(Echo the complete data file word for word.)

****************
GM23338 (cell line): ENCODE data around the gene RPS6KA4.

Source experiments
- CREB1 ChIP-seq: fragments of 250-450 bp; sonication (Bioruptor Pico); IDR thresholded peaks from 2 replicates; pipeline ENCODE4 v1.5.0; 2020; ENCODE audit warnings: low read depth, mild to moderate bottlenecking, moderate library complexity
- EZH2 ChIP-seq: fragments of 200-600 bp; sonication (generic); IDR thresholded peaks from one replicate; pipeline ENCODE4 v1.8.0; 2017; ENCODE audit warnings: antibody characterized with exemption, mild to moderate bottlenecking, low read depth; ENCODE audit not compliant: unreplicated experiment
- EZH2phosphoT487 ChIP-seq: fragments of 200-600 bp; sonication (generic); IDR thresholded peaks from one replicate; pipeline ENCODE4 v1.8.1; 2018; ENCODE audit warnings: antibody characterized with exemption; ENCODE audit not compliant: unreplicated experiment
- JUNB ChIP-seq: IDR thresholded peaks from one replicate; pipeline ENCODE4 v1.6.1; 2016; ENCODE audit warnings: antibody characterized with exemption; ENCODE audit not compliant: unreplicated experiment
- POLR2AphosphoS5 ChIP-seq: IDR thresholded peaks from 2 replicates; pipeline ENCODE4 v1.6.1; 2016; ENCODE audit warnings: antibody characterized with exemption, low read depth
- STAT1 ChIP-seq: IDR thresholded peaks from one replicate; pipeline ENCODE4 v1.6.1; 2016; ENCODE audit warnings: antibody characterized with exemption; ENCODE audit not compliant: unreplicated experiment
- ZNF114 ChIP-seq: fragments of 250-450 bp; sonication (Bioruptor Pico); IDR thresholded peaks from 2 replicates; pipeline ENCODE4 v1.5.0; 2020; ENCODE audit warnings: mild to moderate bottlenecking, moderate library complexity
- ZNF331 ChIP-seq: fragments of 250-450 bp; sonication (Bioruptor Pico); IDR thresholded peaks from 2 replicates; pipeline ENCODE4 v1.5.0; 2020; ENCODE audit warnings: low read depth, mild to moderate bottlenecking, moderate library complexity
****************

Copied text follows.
GM23338 (cell line): ENCODE data around the gene RPS6KA4.

Source experiments
- CREB1 ChIP-seq: fragments of 250-450 bp; sonication (Bioruptor Pico); IDR thresholded peaks from 2 replicates; pipeline ENCODE4 v1.5.0; 2020; ENCODE audit warnings: low read depth, mild to moderate bottlenecking, moderate library complexity
- EZH2 ChIP-seq: fragments of 200-600 bp; sonication (generic); IDR thresholded peaks from one replicate; pipeline ENCODE4 v1.8.0; 2017; ENCODE audit warnings: antibody characterized with exemption, mild to moderate bottlenecking, low read depth; ENCODE audit not compliant: unreplicated experiment
- EZH2phosphoT487 ChIP-seq: fragments of 200-600 bp; sonication (generic); IDR thresholded peaks from one replicate; pipeline ENCODE4 v1.8.1; 2018; ENCODE audit warnings: antibody characterized with exemption; ENCODE audit not compliant: unreplicated experiment
- JUNB ChIP-seq: IDR thresholded peaks from one replicate; pipeline ENCODE4 v1.6.1; 2016; ENCODE audit warnings: antibody characterized with exemption; ENCODE audit not compliant: unreplicated experiment
- POLR2AphosphoS5 ChIP-seq: IDR thresholded peaks from 2 replicates; pipeline ENCODE4 v1.6.1; 2016; ENCODE audit warnings: antibody characterized with exemption, low read depth
- STAT1 ChIP-seq: IDR thresholded peaks from one replicate; pipeline ENCODE4 v1.6.1; 2016; ENCODE audit warnings: antibody characterized with exemption; ENCODE audit not compliant: unreplicated experiment
- ZNF114 ChIP-seq: fragments of 250-450 bp; sonication (Bioruptor Pico); IDR thresholded peaks from 2 replicates; pipeline ENCODE4 v1.5.0; 2020; ENCODE audit warnings: mild to moderate bottlenecking, moderate library complexity
- ZNF331 ChIP-seq: fragments of 250-450 bp; sonication (Bioruptor Pico); IDR thresholded peaks from 2 replicates; pipeline ENCODE4 v1.5.0; 2020; ENCODE audit warnings: low read depth, mild to moderate bottlenecking, moderate library complexity